So, still not perfect, but oh my gosh. Following the tips from this tutorial, as I said I would, yielded much more positive results. I will be focusing on eyes this week, using the tutorial as a guide, and try eyes in different expressions and from different angles. Hopefully by deconstructing the face (to start) I can become a little more fluent at drawing human faces.
Today was one of those days at work that lasted seemingly forever. It was the last day of finals, one official exam and one session of make-up, so I had no students. Luckily, I’ve gotten slightly better about using my time wisely, so I read about 125 pages of one of my books, did a review of Lesson 12 and started in on Lesson 13 on my ASL, and did some substantial work on my next micron drawing. So despite being a “do nothing” day, I feel like I did a fairly decent amount.
While I was at work, my sister sent me an event link for a Onesie Bar Crawl in Manchester (which is the city adjacent to where she lives), with the tag, “lots of fun stuff coming up,” which made me more than a little wistful. I like where I am in my life; I spent so many years being told that so much of what I have — a house, a full-time job, a spouse, a kid — was going to be beyond my reach because of The Way I Am, that having all these things, wonderful on their own, is especially satisfying.
But I sometimes miss The Before Times, when I had the freedom to basically just pick and choose what frivolous thing I wanted to do. In so many ways, on paper, my 20s looked miserable; I was living with an over-bearing parent and had virtually no privacy, I had neither a license nor a car; you’d think it would have been unbearable. But I lived near a train leading into a big city, I had friends with cars, I was within walking distance of cafes and movie theatres, and — in some ways, most importantly — I had a job and very few financial responsibilities. I was living in a rent-controlled apartment (paying about $500/month, utilities included), I was single, and my student loans were still in their grace period. In so many ways, I had more freedom than I’d ever had at any other time of my life.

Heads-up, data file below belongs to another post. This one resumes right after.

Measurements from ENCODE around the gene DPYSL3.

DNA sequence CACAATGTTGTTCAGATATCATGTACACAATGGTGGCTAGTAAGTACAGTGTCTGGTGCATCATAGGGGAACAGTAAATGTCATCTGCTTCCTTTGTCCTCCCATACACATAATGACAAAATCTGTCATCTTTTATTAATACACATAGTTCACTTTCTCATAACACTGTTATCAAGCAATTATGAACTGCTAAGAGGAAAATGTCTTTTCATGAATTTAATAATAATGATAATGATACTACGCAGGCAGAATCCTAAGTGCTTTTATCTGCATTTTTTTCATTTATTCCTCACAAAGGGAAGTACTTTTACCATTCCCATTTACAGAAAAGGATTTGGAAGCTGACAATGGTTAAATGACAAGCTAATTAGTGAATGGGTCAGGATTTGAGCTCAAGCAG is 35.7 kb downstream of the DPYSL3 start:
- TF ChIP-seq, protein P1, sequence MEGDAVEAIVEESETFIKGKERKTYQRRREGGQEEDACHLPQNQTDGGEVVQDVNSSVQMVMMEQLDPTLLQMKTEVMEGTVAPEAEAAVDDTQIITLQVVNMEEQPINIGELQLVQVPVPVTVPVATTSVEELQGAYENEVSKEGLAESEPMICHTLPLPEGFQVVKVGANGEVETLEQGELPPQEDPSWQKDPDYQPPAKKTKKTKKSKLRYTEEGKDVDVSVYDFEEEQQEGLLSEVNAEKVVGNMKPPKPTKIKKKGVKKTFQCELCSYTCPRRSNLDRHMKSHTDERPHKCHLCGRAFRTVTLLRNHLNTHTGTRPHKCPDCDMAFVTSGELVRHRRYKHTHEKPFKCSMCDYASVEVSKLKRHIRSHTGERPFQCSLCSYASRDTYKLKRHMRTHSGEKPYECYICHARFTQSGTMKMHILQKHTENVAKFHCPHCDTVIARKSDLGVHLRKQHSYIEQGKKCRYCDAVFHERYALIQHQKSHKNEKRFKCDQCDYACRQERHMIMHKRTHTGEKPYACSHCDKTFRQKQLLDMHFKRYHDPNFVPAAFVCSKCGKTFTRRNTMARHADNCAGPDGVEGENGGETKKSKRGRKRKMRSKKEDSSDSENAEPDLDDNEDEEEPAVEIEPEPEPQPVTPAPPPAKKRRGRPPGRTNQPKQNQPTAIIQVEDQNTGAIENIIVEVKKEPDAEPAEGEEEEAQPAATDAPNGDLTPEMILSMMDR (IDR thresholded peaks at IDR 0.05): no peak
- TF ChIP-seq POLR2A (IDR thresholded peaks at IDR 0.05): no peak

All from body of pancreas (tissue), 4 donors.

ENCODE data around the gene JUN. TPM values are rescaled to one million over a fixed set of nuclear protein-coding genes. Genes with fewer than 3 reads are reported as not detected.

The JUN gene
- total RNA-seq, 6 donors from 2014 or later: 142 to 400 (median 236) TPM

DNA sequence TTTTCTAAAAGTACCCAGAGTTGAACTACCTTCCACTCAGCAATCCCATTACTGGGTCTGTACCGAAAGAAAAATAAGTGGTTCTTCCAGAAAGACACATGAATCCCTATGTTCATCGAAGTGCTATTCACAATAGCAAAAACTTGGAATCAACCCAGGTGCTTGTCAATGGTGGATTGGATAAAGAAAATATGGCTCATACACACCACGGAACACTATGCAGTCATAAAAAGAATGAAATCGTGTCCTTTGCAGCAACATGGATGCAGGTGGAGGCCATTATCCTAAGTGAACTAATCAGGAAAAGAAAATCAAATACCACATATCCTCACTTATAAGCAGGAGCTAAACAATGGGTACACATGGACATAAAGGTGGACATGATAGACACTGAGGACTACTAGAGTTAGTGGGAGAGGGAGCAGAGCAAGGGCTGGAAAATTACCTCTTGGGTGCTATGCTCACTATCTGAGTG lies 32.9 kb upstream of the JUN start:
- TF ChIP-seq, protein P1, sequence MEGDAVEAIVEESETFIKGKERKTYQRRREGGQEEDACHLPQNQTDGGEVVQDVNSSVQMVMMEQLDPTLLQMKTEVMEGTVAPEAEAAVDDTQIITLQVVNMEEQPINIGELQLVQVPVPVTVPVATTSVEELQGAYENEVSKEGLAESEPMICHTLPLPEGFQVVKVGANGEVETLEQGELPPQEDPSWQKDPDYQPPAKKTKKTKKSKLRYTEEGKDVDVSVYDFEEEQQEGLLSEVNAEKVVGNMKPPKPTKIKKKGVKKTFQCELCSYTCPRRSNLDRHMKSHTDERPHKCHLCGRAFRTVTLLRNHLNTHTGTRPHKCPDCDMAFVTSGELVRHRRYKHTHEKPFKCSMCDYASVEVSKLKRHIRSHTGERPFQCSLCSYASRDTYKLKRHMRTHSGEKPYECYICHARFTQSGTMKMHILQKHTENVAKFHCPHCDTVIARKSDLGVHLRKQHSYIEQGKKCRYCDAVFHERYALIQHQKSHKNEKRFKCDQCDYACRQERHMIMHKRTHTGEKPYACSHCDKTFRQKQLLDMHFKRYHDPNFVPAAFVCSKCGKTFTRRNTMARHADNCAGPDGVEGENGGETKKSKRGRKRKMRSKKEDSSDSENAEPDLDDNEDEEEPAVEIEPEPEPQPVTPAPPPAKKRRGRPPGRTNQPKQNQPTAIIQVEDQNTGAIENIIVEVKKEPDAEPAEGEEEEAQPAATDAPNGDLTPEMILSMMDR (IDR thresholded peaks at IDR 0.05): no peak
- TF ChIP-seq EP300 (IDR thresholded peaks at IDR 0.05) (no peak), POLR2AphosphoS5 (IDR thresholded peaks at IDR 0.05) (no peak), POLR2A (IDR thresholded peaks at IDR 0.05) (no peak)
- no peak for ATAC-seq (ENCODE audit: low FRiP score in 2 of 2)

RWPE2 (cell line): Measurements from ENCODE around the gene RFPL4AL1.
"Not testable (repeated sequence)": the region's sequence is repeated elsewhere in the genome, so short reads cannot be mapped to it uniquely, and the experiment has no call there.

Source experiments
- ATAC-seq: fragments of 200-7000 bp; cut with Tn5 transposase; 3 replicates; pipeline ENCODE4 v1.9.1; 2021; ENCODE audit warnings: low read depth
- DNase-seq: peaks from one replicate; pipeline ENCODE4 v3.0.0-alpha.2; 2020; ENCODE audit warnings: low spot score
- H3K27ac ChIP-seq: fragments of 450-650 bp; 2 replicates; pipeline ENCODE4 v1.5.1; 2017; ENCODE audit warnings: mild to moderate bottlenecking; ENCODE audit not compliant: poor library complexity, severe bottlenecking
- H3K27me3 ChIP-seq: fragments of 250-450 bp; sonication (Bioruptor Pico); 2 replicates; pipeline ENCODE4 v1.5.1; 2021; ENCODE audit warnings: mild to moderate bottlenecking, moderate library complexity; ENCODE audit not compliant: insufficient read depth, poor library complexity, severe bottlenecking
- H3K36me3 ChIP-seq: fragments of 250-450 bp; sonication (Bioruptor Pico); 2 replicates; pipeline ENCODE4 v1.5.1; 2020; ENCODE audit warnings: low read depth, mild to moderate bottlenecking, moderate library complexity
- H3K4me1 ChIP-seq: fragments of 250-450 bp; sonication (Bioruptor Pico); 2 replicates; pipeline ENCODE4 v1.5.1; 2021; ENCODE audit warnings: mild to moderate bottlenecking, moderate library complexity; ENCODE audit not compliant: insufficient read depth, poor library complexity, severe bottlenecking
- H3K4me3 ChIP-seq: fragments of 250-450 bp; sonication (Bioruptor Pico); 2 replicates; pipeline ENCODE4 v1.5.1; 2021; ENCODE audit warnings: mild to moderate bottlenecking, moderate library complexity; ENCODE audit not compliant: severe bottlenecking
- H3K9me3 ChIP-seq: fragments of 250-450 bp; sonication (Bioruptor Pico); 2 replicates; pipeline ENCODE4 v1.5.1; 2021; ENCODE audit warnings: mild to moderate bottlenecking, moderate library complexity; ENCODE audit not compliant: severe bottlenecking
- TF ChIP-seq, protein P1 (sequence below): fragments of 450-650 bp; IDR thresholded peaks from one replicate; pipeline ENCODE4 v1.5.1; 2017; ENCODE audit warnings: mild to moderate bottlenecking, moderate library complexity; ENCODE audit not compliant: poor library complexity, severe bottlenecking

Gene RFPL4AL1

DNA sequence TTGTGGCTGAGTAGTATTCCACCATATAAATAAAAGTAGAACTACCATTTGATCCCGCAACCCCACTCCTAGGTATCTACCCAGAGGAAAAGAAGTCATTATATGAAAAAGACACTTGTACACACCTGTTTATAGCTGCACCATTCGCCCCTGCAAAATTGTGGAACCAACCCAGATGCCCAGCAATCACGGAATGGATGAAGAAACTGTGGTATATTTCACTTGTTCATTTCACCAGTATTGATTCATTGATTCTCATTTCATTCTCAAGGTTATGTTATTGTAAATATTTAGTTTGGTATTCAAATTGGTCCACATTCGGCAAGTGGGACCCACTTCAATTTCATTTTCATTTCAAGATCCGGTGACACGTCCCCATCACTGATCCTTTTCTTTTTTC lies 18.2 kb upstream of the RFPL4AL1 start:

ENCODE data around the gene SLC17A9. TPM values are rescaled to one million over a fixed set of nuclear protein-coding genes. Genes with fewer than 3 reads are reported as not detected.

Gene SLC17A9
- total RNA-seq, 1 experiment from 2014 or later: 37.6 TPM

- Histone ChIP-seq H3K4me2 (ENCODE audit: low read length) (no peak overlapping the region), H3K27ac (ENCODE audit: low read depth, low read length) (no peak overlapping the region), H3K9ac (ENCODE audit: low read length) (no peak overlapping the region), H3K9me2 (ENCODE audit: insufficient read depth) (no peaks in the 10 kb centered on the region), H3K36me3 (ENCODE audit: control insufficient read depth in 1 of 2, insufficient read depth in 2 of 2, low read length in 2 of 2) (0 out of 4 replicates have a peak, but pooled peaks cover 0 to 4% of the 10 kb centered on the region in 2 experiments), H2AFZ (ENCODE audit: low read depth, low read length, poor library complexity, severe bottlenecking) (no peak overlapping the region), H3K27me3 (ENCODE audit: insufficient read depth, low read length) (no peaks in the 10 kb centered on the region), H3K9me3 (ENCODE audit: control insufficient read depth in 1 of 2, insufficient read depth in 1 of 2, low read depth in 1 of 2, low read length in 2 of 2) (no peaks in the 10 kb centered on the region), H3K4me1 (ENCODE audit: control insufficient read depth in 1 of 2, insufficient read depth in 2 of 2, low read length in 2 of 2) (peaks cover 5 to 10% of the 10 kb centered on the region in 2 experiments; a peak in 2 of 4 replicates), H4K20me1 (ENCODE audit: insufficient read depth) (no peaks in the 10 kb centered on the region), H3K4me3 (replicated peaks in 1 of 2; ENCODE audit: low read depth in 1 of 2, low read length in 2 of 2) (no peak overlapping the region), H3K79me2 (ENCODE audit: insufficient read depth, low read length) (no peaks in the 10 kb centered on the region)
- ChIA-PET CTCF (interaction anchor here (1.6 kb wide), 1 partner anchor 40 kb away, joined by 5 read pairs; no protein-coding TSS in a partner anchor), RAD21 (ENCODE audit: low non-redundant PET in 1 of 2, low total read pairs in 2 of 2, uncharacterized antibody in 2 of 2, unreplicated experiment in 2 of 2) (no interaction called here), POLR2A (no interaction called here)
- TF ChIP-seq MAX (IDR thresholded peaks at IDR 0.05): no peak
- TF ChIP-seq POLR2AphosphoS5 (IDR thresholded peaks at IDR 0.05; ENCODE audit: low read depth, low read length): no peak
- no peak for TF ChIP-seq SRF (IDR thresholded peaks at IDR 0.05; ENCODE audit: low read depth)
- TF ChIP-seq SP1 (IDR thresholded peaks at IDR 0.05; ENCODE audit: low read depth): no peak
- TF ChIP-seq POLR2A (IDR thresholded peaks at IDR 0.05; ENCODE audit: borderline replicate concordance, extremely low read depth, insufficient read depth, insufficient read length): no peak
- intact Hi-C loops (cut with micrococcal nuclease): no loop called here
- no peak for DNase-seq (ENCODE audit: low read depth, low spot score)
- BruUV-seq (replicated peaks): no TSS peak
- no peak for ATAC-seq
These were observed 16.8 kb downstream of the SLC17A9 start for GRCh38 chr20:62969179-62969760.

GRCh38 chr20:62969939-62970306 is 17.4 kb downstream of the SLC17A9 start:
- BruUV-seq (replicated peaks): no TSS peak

And everything was possible!! I was still looking at graduate schools and figuring out what I wanted to do, and I actually had money to seriously consider going back to school to pursue it. I was single and had dozens of dating sites to peruse at my leisure. I had disposable income and infinite energy, and late nights in Boston getting bleary-eyed drunk and stumbling through the streets with my closest girlfriends talking about career woes and blowjobs and travel plans and birth control, and just, everything felt like it was just on the precipice of Happening. There were so many beautiful nights with friends that were full of vodka and pillow talk, and laughingly pouring over salacious OKCupid messages from interested strangers. I am happy with my husband, and how comfortable I am with him (more so than I’ve ever been with anyone in my life), but I also miss those first few tentative Instant Messages, signing on to a message with his name on it, the aimless fantasies about who he was behind the screen, that first stumbling face-to-face meeting at Borders Cafe.
I had some beautiful nights, full of beautiful moments, that I know I’ll never recapture. And none of those moments, none of those nights were ever anything earth-shattering; I mean, we did enjoyable things — went drinking, or caught a movie or a show, went into Boston, hung out at a comedy club — but nothing to write home about. But I still remember walking out through December twilight with the man who would be my husband and my two best friends, two miles through the snow to the cafe where we met up; I remember every word Andy said making the three of us burst into giggles, and I remember knowing even then, with fair certainty, that this was the man I was going to marry. We trudged through still-falling snow and met up with two friends at a bookstore cafe where we spent ages browsing books and looking at maps (again — So Many Possibilities) before catching a train to see a stand-up show and grab some Chinese food at the Hong Kong.
Dinner and some comedy. Nothing Special. But I can still feel the sting of the cold on my cheeks. I can still smell the books in that shop. I can’t explain it, but there was something about that time in my life that made the most mundane moments palpable with What Could Be. Every night was the night my life could change. Every night was the night I could find my true calling through a drunken revelation; I could hop on a train and not come back; I could hook up with the girl I had a crush on since college; I could fall in love.
I know there are still possibilities laid in front of me. They just don’t feel as tangible, as vibrant. I miss that. I love what I have, but sometimes I still want More.
I wish I’d savored it while I was still in the thick of it.
It’s Wednesday. Happy halfway.